The Elements
Comments by Two Popular Authors


Journey through Genius  
By William Dunham
   What Euclid did that established him as one of the greatest names in mathematics history was to write the Elements. This work had a profound impact on Western thought as it was studied, analyzed, and edited for century upon century, down to modern times.   . . .
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   Euclid's great genius was not so much in creating a new mathematics as in presenting the old mathematics in a thoroughly clear, organized, and logical fashion. This is no small accomplishment. It is important to recognize the Elements as more than just mathematical theorems and their proofs; after all, mathematicians as far back as Thales had been furnishing proofs of propositions. Euclid gave us a splendid axiomatic development of his subject, and this is a critical distinction. He began the Elements with a few basics: 23 definitions, 5 postulates, and 5 common notions or general axioms. These were the foundations, the "givens," of his system. He could use them at any time he chose. From these basics, he proved his first proposition. With this behind him, he could then blend his definitions, postulates, common notions, and this first proposition into a proof of his second. And on it went.

Calculus Gems
By George F. Simmons
   The Elements purports to begin at the very beginning of geometry, with nothing required of the reader in the way of previous knowledge or experience. Yet it offers no preliminary explanations, and nowhere does it provide illuminating remarks of any kind. It has no direct scientific content and doesn't even hint at a single application. It makes no attempt to place its subject in any mathematical or historical context, and nowhere is the name of any person mentioned. Its stony impersonality stuns the mind.  . . .  The Elements begins with a definition -- "A point is that which has no part" -- and marches with inhuman, undeviating monotony through 13 Books and 465 Propositions, none of which are discussed or motivated in any way. It conveys the impression of simply existing, like a rock, indifferent to human concerns.  . . .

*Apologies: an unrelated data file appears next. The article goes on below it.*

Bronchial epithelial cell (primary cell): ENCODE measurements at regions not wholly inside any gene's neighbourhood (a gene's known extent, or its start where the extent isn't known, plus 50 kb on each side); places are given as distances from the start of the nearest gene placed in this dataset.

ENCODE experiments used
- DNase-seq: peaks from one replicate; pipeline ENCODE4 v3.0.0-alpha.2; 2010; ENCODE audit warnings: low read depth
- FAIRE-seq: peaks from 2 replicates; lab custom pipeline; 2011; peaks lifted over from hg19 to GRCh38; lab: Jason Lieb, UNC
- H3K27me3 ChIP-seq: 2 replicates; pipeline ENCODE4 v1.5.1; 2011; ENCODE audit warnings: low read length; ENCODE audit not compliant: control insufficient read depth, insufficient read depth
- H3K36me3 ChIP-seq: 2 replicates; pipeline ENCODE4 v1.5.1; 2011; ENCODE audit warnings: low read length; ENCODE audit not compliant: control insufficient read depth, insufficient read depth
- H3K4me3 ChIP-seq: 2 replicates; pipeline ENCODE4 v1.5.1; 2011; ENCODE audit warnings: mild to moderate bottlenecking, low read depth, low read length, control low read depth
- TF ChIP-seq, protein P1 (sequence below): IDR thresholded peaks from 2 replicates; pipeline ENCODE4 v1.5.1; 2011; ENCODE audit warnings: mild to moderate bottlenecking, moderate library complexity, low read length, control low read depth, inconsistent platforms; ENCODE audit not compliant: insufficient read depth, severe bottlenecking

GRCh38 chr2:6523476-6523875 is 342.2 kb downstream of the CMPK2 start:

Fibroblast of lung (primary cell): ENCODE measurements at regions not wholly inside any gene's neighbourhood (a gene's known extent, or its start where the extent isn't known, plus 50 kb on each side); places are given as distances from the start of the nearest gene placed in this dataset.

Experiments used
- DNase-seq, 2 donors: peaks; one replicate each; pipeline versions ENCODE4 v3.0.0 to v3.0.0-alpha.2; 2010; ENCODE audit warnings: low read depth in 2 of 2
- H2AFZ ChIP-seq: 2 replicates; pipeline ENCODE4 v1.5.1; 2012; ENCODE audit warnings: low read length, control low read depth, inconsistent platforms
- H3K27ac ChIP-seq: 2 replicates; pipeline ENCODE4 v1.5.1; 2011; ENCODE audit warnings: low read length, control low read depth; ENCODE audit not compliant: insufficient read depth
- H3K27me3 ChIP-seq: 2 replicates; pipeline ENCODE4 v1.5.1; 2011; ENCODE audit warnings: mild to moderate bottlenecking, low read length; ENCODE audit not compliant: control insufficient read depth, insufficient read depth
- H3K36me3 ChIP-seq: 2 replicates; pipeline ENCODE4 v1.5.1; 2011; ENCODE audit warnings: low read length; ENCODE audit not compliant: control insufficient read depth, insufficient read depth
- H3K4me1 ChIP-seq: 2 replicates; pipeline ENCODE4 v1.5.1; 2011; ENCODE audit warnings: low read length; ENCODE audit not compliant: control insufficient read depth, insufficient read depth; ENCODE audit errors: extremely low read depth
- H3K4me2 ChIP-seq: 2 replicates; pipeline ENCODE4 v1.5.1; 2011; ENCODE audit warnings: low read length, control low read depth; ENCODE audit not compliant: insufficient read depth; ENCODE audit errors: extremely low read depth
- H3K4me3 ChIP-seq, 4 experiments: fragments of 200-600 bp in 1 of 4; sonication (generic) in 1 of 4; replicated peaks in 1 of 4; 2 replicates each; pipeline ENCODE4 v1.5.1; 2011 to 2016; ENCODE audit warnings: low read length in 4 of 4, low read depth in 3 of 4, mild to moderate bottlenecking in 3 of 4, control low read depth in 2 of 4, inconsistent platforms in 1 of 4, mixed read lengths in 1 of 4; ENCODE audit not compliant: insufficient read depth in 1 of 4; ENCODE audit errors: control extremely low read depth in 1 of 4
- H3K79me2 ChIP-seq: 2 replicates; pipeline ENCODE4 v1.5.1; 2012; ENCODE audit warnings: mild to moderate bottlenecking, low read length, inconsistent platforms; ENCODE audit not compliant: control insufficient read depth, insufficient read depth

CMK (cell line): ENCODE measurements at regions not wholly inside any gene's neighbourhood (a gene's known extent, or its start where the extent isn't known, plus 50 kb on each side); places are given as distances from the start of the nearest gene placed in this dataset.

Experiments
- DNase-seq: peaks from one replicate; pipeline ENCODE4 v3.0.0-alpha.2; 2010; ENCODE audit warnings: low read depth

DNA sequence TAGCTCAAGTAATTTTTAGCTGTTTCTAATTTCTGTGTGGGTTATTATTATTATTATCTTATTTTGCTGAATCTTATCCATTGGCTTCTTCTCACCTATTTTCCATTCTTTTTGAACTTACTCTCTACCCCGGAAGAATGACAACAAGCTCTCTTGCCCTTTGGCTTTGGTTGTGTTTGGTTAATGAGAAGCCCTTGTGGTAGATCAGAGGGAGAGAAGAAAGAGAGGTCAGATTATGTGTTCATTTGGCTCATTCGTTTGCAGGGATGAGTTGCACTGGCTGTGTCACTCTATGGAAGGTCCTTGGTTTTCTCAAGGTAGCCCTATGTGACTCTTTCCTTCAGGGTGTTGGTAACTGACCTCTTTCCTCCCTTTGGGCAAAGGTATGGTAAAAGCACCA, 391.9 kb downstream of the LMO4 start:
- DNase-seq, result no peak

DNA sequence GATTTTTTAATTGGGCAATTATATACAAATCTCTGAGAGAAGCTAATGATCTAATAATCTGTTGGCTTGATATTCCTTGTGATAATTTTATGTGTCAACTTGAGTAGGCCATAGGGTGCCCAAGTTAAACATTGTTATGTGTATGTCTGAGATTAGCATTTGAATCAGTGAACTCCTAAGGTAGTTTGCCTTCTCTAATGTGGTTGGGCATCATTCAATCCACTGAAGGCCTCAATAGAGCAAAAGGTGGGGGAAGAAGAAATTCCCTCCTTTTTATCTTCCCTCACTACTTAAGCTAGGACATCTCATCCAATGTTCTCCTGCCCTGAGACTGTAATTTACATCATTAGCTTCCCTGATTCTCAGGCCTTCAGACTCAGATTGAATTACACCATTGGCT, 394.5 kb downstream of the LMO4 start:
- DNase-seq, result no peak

In view of its tone and style, the most surprising thing about the Elements is that it seems to have had an author.  . . .

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